# Revision history [back]

If we know the above answer, or generally if we know the field of definition for $En$, then we can initialize the curve $E$ in sage over this right field and ask for the corresponding $n^2$ torsion points of order dividing $n$. In the above case we have a simple situation:

sage: R.<x> = PolynomialRing(QQ)
sage: K.<J> = NumberField( x^2+x+1 )
sage: J^3
1
sage: L.<a> = K.extension( x^3 - 2 )
sage: a^3
2
sage: E = EllipticCurve( L, [0, -2] )
sage: Origin = E( 0 )
sage: Origin.division_points( 2 )
[(0 : 1 : 0), (a : 0 : 1), ((-J - 1)*a : 0 : 1), (J*a : 0 : 1)]


Note: It would have been possible to start with the simpler curve $y^2 = x^3 -1$, which is a twist of the given one.

Things get very complicated for bigger values of $n$.

For instance, if we want to get the points of order $3$ on the given curve, the extension needed is related to the multiplication by $3$ morphism on the curve. (I know, this is an instance of an other question. But the general path remains.) We may ask for it:

sage: E = EllipticCurve( QQ, [0,-2] )
sage: f,g = E.multiplication_by_m(3)
sage: f.factor()
(1/9) * x^-2 * (x - 2)^-2 * (x^2 + 2*x + 4)^-2 * (x^3 + 6*x^2 - 8) * (x^6 - 6*x^5 + 36*x^4 - 16*x^3 + 48*x^2 + 64)
sage: g.factor()
(1/27) * x^-3 * (x - 2)^-3 * y * (x^2 + 2*x + 4)^-3 * (x^3 + 16) * (x^3 - 6*x^2 - 12*x - 8) * (x^6 + 6*x^5 + 48*x^4 - 88*x^3 + 96*x^2 - 96*x + 64)


And a possibility to proceed would be to use them. In fact, sage even offers us the relevant field.

EQ = EllipticCurve( QQ, [0, -2] )
K.<b> = EQ.division_field( 3 )
print K
EK = EQ.base_extend( K )
for P in EK.torsion_points():
print "Order %s :: %s" % ( P.order(), P )


And we get:

Order 3 :: (2 : 1/18*b^3 - 1/6*b^2 - 2/3*b + 7/9 : 1)
Order 3 :: (2 : -1/18*b^3 + 1/6*b^2 + 2/3*b - 7/9 : 1)
Order 3 :: (0 : 1/6*b^2 - 1/3*b - 1/3 : 1)
Order 3 :: (1/18*b^3 - 1/6*b^2 + 1/3*b - 11/9 : 1/18*b^3 - 1/6*b^2 - 2/3*b + 7/9 : 1)
Order 3 :: (-1/18*b^3 + 1/6*b^2 - 1/3*b - 7/9 : -1/18*b^3 + 1/6*b^2 + 2/3*b - 7/9 : 1)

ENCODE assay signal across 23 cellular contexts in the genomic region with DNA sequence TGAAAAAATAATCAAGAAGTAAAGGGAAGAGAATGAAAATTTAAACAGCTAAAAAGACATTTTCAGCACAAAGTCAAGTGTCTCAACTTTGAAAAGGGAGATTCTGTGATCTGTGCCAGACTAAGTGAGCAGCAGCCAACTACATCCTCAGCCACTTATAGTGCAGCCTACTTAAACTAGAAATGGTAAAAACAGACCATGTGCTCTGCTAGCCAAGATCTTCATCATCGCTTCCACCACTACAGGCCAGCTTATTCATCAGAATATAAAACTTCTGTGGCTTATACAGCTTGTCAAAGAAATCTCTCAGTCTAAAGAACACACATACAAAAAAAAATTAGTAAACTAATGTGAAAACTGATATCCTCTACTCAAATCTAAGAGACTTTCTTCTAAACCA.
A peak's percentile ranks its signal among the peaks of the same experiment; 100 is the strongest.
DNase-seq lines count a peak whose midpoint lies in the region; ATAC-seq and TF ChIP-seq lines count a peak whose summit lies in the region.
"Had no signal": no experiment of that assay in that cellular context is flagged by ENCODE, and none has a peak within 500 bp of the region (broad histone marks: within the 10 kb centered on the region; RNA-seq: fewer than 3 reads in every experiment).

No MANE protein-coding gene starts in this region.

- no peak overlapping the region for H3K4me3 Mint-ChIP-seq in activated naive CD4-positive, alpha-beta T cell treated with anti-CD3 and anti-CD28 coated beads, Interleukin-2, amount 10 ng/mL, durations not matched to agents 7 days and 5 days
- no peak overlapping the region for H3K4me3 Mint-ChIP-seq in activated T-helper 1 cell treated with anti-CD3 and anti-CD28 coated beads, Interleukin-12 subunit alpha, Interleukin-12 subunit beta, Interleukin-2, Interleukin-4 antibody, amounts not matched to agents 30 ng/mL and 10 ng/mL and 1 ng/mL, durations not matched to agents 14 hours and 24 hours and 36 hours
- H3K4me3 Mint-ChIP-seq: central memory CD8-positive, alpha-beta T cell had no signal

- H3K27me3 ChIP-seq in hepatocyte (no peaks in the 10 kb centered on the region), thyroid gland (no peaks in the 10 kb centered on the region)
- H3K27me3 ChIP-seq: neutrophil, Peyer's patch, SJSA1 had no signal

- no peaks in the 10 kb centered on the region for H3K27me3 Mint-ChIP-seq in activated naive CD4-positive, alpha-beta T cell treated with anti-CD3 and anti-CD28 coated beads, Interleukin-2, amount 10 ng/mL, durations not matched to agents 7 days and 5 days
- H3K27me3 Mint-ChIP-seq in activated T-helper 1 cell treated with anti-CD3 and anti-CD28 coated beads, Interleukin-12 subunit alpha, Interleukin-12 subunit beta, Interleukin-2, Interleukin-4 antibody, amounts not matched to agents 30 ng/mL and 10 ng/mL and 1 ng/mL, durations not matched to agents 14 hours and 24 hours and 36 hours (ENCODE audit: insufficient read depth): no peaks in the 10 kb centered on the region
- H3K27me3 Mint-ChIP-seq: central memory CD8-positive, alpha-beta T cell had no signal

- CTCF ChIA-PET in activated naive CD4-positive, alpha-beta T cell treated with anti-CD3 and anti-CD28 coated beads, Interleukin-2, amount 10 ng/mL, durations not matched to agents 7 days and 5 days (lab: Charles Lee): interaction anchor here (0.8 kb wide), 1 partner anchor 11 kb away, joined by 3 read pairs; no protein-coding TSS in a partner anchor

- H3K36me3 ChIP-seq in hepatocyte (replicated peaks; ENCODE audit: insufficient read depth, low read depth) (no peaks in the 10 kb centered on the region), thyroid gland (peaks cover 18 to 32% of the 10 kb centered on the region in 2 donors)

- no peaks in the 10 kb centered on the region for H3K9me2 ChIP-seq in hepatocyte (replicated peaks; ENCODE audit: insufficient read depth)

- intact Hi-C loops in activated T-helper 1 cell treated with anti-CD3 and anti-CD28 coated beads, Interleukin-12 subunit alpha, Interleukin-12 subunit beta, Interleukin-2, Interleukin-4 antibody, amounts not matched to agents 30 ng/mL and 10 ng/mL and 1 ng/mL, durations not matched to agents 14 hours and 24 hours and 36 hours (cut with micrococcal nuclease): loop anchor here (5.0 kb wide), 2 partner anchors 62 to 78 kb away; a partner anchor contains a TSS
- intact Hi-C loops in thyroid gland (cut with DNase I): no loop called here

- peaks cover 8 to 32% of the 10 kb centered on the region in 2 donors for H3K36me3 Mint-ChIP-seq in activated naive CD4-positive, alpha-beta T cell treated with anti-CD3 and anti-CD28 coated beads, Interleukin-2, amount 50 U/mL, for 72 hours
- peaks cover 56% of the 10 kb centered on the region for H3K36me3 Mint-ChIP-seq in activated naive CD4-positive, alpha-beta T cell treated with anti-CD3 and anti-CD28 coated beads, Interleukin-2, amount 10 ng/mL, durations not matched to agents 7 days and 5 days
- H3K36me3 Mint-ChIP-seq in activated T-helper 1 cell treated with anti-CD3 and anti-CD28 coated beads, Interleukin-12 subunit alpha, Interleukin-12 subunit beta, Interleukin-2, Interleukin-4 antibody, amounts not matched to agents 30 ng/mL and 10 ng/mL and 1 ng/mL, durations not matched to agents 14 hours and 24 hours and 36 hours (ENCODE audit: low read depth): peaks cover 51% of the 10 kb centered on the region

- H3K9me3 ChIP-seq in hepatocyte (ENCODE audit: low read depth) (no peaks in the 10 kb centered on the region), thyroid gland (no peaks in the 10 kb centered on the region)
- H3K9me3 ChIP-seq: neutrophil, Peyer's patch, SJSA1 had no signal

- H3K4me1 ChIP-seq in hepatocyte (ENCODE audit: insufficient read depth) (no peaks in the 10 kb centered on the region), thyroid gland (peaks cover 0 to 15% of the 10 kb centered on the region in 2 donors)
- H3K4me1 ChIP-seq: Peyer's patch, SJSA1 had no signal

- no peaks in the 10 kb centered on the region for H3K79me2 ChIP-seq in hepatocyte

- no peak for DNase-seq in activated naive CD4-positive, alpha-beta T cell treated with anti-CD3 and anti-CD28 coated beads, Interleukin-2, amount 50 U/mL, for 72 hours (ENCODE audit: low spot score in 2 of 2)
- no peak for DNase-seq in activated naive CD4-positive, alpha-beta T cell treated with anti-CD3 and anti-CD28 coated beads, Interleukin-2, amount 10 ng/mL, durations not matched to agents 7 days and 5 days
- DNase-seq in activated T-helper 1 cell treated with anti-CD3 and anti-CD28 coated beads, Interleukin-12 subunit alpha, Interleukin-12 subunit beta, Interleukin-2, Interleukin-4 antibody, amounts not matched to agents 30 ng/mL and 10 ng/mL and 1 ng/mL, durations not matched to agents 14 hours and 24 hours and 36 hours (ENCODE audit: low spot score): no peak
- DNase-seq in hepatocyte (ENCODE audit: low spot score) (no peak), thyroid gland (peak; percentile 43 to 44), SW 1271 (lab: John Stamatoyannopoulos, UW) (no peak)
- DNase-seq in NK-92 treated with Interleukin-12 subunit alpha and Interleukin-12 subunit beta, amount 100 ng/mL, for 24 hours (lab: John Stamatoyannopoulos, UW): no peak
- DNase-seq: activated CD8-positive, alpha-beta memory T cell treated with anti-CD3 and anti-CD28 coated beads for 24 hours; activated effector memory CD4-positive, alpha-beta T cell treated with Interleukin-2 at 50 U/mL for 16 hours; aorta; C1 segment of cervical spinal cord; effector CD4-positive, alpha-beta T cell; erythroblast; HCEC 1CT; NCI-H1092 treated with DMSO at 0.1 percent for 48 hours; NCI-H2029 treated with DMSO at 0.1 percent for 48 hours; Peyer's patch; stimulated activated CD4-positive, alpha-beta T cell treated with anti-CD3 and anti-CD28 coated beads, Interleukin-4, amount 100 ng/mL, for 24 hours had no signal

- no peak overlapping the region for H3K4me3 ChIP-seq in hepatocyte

Order 3 :: (0 : -1/6*b^2 + 1/3*b + 1/3 : 1)
Order 3 :: (-1/18*b^3 + 1/6*b^2 - 1/3*b - 7/9 : 1/18*b^3 - 1/6*b^2 - 2/3*b + 7/9 : 1)
Order 3 :: (1/18*b^3 - 1/6*b^2 + 1/3*b - 11/9 : -1/18*b^3 + 1/6*b^2 + 2/3*b - 7/9 : 1)
Order 1 :: (0 : 1 : 0)


(For the posted question one can replace the 3 in EQ.division_field( 3 ) by 2.)

The other possibility is of a numerical taste. We may use the bijection from $\mathbb{C}/\Lambda$ to $E(\mathbb{C})$, usual notations, and compute to a good precision the image of the obvious $3$-torsion points (i.e. $\frac 13\cdot\Lambda$) in the domain of definition.

If we know the above answer, or generally if we know the field of definition for $En$, $E [ n ] (\overline{\mathbb Q})$, then we can initialize the curve $E$ in sage over this right field and ask for the corresponding $n^2$ torsion points of order dividing $n$. In the above case we have a simple situation:

sage: R.<x> = PolynomialRing(QQ)
sage: K.<J> = NumberField( x^2+x+1 )
sage: J^3
1
sage: L.<a> = K.extension( x^3 - 2 )
sage: a^3
2
sage: E = EllipticCurve( L, [0, -2] )
sage: Origin = E( 0 )
sage: Origin.division_points( 2 )
[(0 : 1 : 0), (a : 0 : 1), ((-J - 1)*a : 0 : 1), (J*a : 0 : 1)]


Note: It would have been possible to start with the simpler curve $y^2 = x^3 -1$, which is a twist of the given one.

Things get very complicated for bigger values of $n$.

For instance, if we want to get the points of order $3$ on the given curve, the extension needed is related to the multiplication by $3$ morphism on the curve. (I know, this is an instance of an other question. But the general path remains.) We may ask for it:

sage: E = EllipticCurve( QQ, [0,-2] )
sage: f,g = E.multiplication_by_m(3)
sage: f.factor()
(1/9) * x^-2 * (x - 2)^-2 * (x^2 + 2*x + 4)^-2 * (x^3 + 6*x^2 - 8) * (x^6 - 6*x^5 + 36*x^4 - 16*x^3 + 48*x^2 + 64)
sage: g.factor()
(1/27) * x^-3 * (x - 2)^-3 * y * (x^2 + 2*x + 4)^-3 * (x^3 + 16) * (x^3 - 6*x^2 - 12*x - 8) * (x^6 + 6*x^5 + 48*x^4 - 88*x^3 + 96*x^2 - 96*x + 64)


And a possibility to proceed would be to use them. In fact, sage even offers us the relevant field.

EQ = EllipticCurve( QQ, [0, -2] )
K.<b> = EQ.division_field( 3 )
print K
EK = EQ.base_extend( K )
for P in EK.torsion_points():
print "Order %s :: %s" % ( P.order(), P )


And we get:

Order 3 :: (2 : 1/18*b^3 - 1/6*b^2 - 2/3*b + 7/9 : 1)
Order 3 :: (2 : -1/18*b^3 + 1/6*b^2 + 2/3*b - 7/9 : 1)
Order 3 :: (0 : 1/6*b^2 - 1/3*b - 1/3 : 1)
Order 3 :: (1/18*b^3 - 1/6*b^2 + 1/3*b - 11/9 : 1/18*b^3 - 1/6*b^2 - 2/3*b + 7/9 : 1)
Order 3 :: (-1/18*b^3 + 1/6*b^2 - 1/3*b - 7/9 : -1/18*b^3 + 1/6*b^2 + 2/3*b - 7/9 : 1)
Order 3 :: (0 : -1/6*b^2 + 1/3*b + 1/3 : 1)
Order 3 :: (-1/18*b^3 + 1/6*b^2 - 1/3*b - 7/9 : 1/18*b^3 - 1/6*b^2 - 2/3*b + 7/9 : 1)
Order 3 :: (1/18*b^3 - 1/6*b^2 + 1/3*b - 11/9 : -1/18*b^3 + 1/6*b^2 + 2/3*b - 7/9 : 1)
Order 1 :: (0 : 1 : 0)


(For the posted question one can replace the 3 in EQ.division_field( 3 ) by 2.)

The other possibility is of a numerical taste. We may use the bijection from $\mathbb{C}/\Lambda$ to $E(\mathbb{C})$, usual notations, and compute to a good precision the image of the obvious $3$-torsion points (i.e. $\frac 13\cdot\Lambda$) in the domain of definition.